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Let’s take a walk with Steve Jobs

Search the Walter Isaacson Steve Jobs biography for an idea of how often Steve Jobs took friends and colleagues, rivals too on long walks and you wonder if this is an important creative problem solving tool that should be taught at Business School. There are over 150 references which must refer to some 80 walks. It is well documented that getting away frim the desk and out of the office is an excellent way to free up the mind to relax and daydream, indeed ‘Start the Week’ today on Radio 4 with Andrew Marr gave us the ‘how to be creative’ story from a variety of angles.

There’s more than just the walk though, there’s the cluster in Silicon Valley that means there is a key industry player up the road with whom you can take a walk.

What is creativity? Hear from Andrew Marr and his guests on BBC Radio 4

BBC Radio 4 on Creativity

Start the week with Andrew Marr.

JONAH LEHRER ‘Imagine’ How creativity works.

  • A universal property of human nature (though it doesn’t mean we are all equally good at it). Jonah Lehrer.

What is creativity?

A different kind of mental activity to sweating it out at the office, or the ‘ah ha’ moment in the shower. the epiphany.

Bob Dylan and his moment of insight (May 1965) when he least expected it (or wanted it), after a year long tour he took a break.

  • The cortex sharing a secret with us. Jonah Lehrer.

What are the mental states and moods. Relaxed. Daydreaming is important, why a walk without the iPhone, a flight without the laptop, even in the bath is a place to tap into unconscious awareness.

Testament to unconscious ideas.

Value of collaboration, being surrounded by the right people, the big city, the ‘cluster’, such as Shakespeare moving to London (what was it about the 1580s and 1590s in London?).

Can we recreate another age of genius?

Grit. Single-mindedness. Persistance. Putting in the 10,000 hours.

JOANNA KAVENNA

Joanna Kavenna is a novelist.

Preparing for the ‘great out pouring’ then the potentially gruelling, striving.Defamiliarising yourself.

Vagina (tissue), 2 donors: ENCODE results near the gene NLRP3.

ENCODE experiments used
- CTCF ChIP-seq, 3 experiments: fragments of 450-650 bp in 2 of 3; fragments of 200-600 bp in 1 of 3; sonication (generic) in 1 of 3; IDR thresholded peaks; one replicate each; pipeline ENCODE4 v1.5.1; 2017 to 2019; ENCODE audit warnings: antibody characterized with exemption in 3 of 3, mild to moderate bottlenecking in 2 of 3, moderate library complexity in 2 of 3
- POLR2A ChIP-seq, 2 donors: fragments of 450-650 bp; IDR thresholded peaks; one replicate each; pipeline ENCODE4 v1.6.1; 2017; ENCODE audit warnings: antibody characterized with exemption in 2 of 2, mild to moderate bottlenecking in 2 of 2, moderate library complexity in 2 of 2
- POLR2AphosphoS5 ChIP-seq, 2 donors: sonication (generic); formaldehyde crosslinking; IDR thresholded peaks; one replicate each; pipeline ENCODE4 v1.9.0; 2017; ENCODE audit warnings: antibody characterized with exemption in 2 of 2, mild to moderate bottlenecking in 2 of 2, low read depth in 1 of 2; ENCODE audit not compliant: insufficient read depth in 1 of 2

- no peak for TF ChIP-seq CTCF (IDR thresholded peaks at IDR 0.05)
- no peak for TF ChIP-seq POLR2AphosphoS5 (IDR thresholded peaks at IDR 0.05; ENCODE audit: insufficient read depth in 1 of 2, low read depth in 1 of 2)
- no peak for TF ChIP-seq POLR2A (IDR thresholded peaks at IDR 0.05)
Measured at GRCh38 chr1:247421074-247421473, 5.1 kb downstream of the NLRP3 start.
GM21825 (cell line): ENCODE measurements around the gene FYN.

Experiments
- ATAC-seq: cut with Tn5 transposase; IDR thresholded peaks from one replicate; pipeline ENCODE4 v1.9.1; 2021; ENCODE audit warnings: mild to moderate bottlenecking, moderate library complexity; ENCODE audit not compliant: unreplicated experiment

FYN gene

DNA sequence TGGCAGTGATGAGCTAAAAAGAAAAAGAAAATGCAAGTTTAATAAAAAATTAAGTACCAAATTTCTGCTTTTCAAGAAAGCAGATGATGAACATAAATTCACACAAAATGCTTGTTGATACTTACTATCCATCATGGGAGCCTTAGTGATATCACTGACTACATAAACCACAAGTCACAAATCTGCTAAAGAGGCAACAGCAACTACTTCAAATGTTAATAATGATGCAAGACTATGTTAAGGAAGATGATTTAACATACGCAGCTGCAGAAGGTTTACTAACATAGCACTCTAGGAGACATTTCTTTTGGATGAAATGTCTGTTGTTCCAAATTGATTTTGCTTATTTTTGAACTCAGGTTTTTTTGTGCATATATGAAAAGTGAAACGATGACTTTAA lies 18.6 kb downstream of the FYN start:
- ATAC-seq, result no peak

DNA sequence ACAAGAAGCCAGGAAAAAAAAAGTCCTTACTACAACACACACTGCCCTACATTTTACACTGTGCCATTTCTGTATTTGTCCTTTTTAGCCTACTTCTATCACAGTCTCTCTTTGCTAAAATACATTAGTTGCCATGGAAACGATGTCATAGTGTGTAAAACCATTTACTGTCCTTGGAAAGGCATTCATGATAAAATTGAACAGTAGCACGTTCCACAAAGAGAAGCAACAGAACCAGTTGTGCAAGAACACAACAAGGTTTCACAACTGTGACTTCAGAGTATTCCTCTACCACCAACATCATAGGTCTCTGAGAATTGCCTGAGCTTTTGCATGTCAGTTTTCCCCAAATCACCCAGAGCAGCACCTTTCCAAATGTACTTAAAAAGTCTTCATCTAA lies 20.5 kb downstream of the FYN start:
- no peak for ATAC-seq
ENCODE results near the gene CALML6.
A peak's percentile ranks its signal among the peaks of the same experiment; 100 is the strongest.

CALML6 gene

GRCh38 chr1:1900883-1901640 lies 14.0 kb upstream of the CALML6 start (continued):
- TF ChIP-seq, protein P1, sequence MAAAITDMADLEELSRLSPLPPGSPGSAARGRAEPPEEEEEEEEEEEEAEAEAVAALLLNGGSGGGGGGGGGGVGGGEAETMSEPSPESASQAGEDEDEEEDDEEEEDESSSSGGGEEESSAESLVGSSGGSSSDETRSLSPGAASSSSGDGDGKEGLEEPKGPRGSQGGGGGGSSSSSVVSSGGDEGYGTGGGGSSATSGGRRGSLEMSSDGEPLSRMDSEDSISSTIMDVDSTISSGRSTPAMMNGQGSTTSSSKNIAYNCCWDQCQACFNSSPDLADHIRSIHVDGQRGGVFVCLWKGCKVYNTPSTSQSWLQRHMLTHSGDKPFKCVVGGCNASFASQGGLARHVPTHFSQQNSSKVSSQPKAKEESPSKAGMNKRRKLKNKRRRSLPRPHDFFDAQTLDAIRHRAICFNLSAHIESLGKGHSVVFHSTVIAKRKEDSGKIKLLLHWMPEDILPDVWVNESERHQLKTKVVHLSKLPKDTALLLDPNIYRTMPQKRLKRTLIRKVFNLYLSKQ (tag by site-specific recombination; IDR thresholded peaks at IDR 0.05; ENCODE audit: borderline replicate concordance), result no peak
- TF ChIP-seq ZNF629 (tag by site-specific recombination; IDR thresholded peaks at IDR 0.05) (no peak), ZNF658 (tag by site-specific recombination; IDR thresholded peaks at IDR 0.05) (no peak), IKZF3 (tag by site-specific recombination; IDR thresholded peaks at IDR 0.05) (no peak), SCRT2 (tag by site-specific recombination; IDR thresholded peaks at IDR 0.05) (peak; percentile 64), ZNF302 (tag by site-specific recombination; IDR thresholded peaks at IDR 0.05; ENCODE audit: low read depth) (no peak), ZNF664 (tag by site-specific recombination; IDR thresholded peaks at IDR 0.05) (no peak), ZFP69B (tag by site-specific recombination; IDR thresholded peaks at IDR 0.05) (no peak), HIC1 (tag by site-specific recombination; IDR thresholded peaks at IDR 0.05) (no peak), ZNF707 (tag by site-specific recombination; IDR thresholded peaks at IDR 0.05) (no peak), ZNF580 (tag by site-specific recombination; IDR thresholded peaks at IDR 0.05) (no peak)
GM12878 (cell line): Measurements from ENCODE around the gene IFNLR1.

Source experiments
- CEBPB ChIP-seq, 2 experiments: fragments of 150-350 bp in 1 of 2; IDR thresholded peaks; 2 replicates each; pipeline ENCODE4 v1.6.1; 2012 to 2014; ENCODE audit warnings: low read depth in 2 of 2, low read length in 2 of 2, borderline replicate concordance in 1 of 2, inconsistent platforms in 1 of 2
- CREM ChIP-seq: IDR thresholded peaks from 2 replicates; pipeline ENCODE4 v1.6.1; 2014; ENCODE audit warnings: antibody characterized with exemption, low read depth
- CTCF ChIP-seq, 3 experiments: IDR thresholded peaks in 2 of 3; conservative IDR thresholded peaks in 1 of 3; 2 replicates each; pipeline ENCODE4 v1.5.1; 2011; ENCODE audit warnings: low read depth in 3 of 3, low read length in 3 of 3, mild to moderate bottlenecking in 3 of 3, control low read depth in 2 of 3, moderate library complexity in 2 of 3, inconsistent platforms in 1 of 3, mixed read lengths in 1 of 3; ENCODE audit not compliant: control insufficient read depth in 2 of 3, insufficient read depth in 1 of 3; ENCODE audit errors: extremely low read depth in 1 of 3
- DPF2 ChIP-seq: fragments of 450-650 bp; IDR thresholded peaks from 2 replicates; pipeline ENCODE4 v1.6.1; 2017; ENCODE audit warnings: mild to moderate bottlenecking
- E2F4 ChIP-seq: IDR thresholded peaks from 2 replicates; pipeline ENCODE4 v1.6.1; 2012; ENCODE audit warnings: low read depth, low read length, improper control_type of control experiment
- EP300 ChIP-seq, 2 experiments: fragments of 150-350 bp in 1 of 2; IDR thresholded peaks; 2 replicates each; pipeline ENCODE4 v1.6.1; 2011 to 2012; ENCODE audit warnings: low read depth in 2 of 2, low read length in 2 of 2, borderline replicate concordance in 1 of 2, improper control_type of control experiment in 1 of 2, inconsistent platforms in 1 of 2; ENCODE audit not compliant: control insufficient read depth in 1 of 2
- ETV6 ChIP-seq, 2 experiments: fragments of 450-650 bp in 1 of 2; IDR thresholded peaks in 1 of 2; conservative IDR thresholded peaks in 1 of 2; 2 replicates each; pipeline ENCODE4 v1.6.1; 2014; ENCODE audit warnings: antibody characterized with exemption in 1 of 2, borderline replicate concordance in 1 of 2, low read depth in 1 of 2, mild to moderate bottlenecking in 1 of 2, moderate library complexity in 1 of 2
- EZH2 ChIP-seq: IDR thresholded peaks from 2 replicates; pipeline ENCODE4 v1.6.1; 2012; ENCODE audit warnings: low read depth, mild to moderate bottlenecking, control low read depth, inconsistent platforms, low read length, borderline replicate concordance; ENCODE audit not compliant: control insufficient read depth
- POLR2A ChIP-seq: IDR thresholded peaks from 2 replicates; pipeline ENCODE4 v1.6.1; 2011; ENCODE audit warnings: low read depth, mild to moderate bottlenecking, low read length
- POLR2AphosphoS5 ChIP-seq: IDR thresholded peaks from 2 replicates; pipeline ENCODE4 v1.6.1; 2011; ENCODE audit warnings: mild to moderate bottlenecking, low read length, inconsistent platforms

SCANNER

Robin Rimbaud – aka Scanner

Neurons firing, the heart beating. The social interactions that feed into this world.

Neuroscience confirms what we had always thought was necessary or going on, such as Coleridge going for walks (or Steve Jobs).

  • Easily distracted.

A wall chart showing 22 projects. A morning, an afternoon and an evening session then quit.

RACHEL O’REILLY

Dr Rachel O’Reilly is a research fellow in the Chemistry Department at the University of Warwick.

A chemist. How to take a material and improve it. Problem solving for a company, the ‘audience’ we report back to, or funders, another ‘audience’.

And here’s a creative team to die for:

Steve Jobs and Pixar

Breaking out of the mindset

Preposterous process of ‘growing a baby’ and a new encounter breaks you out of your mindset and habit.

Childhood play and do i.e. ‘playfulness’ compared to the business-like ‘job’ at a desk (even at a keyboard).

If you are at all successful, you are then expected to reproduce what you did before and the habitual way you work becomes a habit. Andrew Marr. (And what publishers/the public expect and want).

A writer and a musician want to change their voice.

Being in the right place at the right time.

The ‘Semilweis knee-jerk reaction’.

[While doing some of this at Connect Wisdom]

Peak ages of creativity

  • Poetry early 30, like Physicists.
  • Novelists mid 40s
  • Caused by ‘enculturation’.
  • So always try new things, constantly risk reinvention.
  • Painters peak late.
  • Historian late.

Imposed archetypes

Inestimable confluences of influences. The writer who is obsessed with reading other people’s works as well as writing.

Exploring the science of creativity

 

Put Bill Gates and Steve Jobs through the Kirton Adaptor Innovator personality inventory and what do you get?

Re-reading the Steve Jobs biography with four months in hand before another MAODE module I am struck by what it tells you about Gates and Jobs and how self-evidently one is an adaptor ‘doing things better’ while the other is an innovator ‘doing things differently’.

This drawn from doing a KAI personality inventory and all the reading around these tests for B822.

I came out at 144 on a scale of 160; I’d envisage Jobs as somewhere on the outer edges of 150 while Gates gets a 20 or 30, neither would be in the 60-130 zone for two thirds of respondents.

If they ever did one of these are the results known?

As most managers do observation and experience of a person’s behaviour and responses must suffice.

I feel a desire to revisit H807 ‘Innovations in E-learning’ while mixing it up with B822 ‘Creativity, Innovation and Change’.

I can do this through the 1000+ entries I have here and by refreshing my mind from the current and archived blogs of others blogging here currently (though few if any blog there way through the MBA programme and I am yet to find anyone blogging about B822).

From a team perspective Bill Gates is an adaptor and Steve Jobs an innovator

Re-reading the Steve Jobs biography with four months in hand before another MAODE module I am struck by what it tells you about Gates and Jobs and how self-evidently one is an adaptor ‘doing things better’ while the other is an innovator ‘doing things differently’.